For some plugins I am working on for Drizzle, I am using the libmemcached API. However, the C++ interface for libmemcached was quite simple and not really C++ so we have updated it a little bit in the last few months since drizzle is written in C++ and it would be nice to use a more C++-like interface in libmemcached. In this post, I'll show some simple sample usage of the libmemcached C++ interface based on this article about using memcached with Java. Please note that not all this functionality is in the latest stable version of libmemcached but it will likely be in the next release.


I am going to assume that memcached is already installed (see here for a good guide to installing it). To obtain libmemcached, we can either obtain the latest version of the source from launchpad, download an RPM, or download a tarball of the latest stable release and build that. I'm going to go with downloading a tarball since not everyone might have bzr installed. The latest stable release can be obtained from here.
$ cd libmemcached-0.32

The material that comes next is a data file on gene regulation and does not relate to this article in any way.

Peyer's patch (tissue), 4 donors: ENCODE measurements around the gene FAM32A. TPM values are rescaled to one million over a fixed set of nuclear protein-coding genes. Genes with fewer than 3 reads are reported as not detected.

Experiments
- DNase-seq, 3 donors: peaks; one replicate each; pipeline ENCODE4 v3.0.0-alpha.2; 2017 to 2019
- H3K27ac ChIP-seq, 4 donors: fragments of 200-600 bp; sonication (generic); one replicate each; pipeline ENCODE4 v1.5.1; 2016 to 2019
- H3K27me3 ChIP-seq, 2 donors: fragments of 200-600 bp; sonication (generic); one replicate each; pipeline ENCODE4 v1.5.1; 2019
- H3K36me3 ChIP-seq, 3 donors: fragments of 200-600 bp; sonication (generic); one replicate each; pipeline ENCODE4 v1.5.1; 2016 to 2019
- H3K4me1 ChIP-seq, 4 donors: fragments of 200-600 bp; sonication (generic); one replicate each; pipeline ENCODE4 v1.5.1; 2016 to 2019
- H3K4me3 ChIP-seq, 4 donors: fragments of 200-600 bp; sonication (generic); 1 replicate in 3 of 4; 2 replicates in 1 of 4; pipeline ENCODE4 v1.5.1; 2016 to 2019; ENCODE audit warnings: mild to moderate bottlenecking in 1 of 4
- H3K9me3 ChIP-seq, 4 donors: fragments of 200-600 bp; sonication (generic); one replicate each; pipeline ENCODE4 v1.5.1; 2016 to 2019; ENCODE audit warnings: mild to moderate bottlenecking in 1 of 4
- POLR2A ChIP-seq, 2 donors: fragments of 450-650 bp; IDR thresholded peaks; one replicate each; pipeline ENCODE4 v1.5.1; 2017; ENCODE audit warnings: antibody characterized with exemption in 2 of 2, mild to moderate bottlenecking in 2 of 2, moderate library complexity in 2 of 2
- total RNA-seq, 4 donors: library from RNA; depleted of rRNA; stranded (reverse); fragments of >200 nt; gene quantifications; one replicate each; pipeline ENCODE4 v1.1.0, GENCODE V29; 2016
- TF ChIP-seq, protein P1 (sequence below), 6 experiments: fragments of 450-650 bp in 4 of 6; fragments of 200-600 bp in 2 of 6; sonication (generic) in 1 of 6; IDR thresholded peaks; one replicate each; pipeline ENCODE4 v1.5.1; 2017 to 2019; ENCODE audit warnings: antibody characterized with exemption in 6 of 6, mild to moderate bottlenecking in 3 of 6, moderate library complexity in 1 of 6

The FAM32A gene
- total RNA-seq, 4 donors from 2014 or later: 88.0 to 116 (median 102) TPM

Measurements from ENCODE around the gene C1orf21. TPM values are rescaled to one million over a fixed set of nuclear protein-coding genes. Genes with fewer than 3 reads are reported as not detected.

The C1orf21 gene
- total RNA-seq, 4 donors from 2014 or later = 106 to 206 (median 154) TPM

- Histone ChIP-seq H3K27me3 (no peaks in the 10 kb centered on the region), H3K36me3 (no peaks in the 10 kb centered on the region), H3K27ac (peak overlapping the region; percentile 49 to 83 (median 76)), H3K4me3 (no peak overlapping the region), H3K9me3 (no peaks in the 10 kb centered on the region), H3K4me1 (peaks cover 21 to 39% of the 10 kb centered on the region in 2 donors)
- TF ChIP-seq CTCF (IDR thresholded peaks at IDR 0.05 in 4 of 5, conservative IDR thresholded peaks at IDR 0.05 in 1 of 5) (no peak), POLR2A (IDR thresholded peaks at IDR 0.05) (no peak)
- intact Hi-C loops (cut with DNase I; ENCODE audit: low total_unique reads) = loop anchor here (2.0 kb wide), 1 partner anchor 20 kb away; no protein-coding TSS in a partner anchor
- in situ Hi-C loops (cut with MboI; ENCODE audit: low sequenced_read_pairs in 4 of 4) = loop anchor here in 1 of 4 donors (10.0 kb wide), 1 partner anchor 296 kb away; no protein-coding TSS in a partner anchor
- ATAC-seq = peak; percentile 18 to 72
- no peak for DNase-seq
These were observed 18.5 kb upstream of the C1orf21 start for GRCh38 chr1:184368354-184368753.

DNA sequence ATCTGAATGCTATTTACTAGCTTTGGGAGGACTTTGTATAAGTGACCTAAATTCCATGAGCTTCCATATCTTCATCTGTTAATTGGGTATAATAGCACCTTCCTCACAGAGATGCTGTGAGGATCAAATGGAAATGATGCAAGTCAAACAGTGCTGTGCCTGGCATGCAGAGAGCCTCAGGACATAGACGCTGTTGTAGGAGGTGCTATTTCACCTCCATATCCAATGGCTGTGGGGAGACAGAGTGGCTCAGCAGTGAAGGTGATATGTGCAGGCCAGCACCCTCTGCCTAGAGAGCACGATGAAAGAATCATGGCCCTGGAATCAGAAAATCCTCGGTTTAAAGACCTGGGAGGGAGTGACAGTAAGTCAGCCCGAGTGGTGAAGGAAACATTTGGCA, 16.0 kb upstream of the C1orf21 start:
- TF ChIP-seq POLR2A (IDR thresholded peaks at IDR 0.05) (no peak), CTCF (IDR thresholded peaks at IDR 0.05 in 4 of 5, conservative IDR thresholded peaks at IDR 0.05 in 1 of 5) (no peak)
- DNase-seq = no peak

$ ./configure
$ make
$ sudo make install
$ sudo ldconfig

Basic Usage

The API is very similar to the C API except more suited to C++. Some simple examples of constructing a memcached client are shown:

There are many more methods available than the 3 listed above but for most simple applications, those 3 should get you pretty far. We still need to add documentation for the C++ interface which should also be included in the next stable release of libmemcached.

MyCache Singleton

As done in the Java article, I create a wrapper around the memcached client as so:

The DeletePtrs class is simply a generic function object that deletes the pointers in an STL container. I use this to delete all the Memcache objects in the vector before it is destroyed to ensure I don't have a memory leak (have a look at item 7 in Meyer's Effective STL for more information).

Sample Usage

Below, we show some samples of using the MyCache singleton. We assume that Product is some class that has been developed elsewhere that we want to cache.

That's about it really. As you can see, the C++ interface has been improved in libmemcached. There is still some more work needed on the C++ interface but I think its starting to look a lot better.

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19 September 2009